—  Tax credit fraud and error: This is clearly an area where HMRC needs to do more and better research into the scale of the problem, beyond the research they have already done based on 2003-04 awards and enquiries. and no doubt the Committee will be questioning the HMRC representatives on its plans in this area.

DETAILED COMMENTS

Missing Trader Intra-Community Fraud

  6.  Missing Trader Intra-Community Fraud (MTIC) is clearly the most serious criminal attack on the VAT system since its introduction. The opportunity was created by the Single Market VAT changes from 1 January 1993, which removed VAT from intra-Community transactions between taxable persons. The dangers were well-known to tax authorities, including the UK, at that time, so the present position is somewhat self-inflicted.

  7.  It is difficult to estimate the extent of the fraud, although unofficial estimates for the current year range between £5-8 billion, with the official Government estimate due to be announced in the Pre-Budget Report.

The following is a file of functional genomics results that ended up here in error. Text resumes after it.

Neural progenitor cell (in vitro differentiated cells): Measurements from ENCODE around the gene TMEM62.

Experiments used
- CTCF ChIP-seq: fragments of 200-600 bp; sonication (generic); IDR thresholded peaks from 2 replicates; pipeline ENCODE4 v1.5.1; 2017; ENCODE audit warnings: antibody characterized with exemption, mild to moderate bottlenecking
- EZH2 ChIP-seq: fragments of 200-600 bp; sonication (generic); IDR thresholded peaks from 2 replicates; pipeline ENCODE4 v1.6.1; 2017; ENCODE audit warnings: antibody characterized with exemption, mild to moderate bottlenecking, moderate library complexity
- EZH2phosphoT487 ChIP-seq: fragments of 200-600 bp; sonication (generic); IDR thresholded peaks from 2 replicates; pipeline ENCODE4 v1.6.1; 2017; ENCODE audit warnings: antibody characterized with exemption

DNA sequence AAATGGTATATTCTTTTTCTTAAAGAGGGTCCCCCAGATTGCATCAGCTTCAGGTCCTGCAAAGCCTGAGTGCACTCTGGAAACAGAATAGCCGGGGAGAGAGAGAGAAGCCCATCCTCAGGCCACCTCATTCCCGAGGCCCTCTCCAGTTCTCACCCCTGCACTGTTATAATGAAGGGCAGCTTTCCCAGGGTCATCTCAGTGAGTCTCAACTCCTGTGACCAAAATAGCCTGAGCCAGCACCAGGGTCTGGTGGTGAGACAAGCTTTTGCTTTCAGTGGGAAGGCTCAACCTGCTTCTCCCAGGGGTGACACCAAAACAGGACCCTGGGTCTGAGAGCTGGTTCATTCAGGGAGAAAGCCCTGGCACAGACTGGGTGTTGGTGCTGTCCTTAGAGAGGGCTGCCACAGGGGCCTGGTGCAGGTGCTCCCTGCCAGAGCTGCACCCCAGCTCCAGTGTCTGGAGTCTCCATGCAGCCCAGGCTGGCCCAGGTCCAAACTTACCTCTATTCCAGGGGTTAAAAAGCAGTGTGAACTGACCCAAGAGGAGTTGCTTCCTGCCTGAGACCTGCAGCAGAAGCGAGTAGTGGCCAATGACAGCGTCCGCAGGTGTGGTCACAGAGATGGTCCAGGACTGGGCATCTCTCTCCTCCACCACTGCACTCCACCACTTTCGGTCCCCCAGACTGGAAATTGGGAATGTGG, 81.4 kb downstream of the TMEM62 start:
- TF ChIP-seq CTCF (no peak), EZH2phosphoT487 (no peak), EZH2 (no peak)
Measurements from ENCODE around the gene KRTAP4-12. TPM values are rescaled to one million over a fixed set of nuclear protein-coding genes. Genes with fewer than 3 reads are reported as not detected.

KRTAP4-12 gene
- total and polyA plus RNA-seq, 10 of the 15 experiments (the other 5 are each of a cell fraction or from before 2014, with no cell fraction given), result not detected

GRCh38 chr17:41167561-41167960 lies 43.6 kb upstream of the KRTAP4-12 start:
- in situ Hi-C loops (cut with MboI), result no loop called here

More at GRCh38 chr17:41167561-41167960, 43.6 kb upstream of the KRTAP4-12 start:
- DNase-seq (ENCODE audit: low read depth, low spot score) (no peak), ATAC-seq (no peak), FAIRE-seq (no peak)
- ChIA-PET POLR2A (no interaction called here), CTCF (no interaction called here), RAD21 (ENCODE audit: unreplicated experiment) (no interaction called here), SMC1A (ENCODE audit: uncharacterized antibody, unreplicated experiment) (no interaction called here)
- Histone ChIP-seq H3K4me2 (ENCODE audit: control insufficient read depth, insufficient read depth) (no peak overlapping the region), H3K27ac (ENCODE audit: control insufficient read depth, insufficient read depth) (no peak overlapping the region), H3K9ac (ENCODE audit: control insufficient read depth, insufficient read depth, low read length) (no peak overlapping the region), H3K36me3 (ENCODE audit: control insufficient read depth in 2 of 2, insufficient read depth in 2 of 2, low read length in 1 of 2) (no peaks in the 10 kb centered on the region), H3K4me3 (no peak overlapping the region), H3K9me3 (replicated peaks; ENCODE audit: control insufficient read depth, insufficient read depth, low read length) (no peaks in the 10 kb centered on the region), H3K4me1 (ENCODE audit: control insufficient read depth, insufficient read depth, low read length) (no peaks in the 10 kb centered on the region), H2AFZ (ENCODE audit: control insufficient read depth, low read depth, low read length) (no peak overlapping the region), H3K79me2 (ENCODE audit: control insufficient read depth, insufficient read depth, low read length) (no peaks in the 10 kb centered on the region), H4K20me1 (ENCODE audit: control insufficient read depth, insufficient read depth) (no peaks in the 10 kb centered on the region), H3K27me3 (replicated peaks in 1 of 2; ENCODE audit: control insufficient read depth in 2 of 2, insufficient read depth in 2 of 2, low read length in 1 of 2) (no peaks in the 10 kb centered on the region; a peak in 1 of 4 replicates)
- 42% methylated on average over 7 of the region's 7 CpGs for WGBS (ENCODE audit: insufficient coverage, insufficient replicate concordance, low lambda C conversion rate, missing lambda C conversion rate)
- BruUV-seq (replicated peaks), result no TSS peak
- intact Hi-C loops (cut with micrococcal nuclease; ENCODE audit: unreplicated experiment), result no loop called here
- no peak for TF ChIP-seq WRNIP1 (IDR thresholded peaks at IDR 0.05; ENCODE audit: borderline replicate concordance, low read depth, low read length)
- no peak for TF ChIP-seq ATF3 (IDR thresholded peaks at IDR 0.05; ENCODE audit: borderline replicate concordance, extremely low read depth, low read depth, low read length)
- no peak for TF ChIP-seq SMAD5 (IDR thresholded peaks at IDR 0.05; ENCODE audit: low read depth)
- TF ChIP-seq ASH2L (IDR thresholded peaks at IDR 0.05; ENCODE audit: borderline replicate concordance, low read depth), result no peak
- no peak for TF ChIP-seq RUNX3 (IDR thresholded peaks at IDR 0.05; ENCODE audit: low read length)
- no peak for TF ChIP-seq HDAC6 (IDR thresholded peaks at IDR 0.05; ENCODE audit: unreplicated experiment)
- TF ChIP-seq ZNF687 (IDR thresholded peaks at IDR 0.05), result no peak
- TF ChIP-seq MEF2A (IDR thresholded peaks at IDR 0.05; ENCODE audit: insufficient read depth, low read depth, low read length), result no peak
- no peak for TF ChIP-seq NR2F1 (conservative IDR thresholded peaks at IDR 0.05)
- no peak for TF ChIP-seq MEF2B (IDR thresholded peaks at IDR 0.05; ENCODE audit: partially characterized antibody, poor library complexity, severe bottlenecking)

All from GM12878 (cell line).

8.  We have been pleased to work with HMRC in their campaign warning businesses of the danger signs (so that they do not inadvertently become involved with the fraud) and have highlighted this aspect in our communications with our members. We welcome recent press reports of a significant number of arrests of alleged perpetrators.

The proposed reverse charge

  9.  We welcomed the proposed introduction of the domestic reverse charge for certain goods, although we see this very much as a temporary ameliorating measure rather than a cure. Our main concerns are that the fraud will simply switch to other goods and services not covered by the reverse charge provisions, and that the proposed rules are "gold plating" and place an excessive burden on too many businesses. We set out these concerns in detail in our TAXREP 13/06 on the Finance (No 2) Bill 2006, copied to the Committee. Further copies are accessible at our website at http://www.icaew.co.uk/index.cfm?route=135941

  10.  The reverse charge measures require the approval of the Commission and the Member States. Whilst the Commission have approved for their part, we understand that some Member States are not prepared to agree, so the introduction of the provision (originally expected for 1 December 2006) has been delayed indefinitely.

  11.  Whilst unfortunate, the delay will give HMRC further time in which to address some of the operational issues, such as: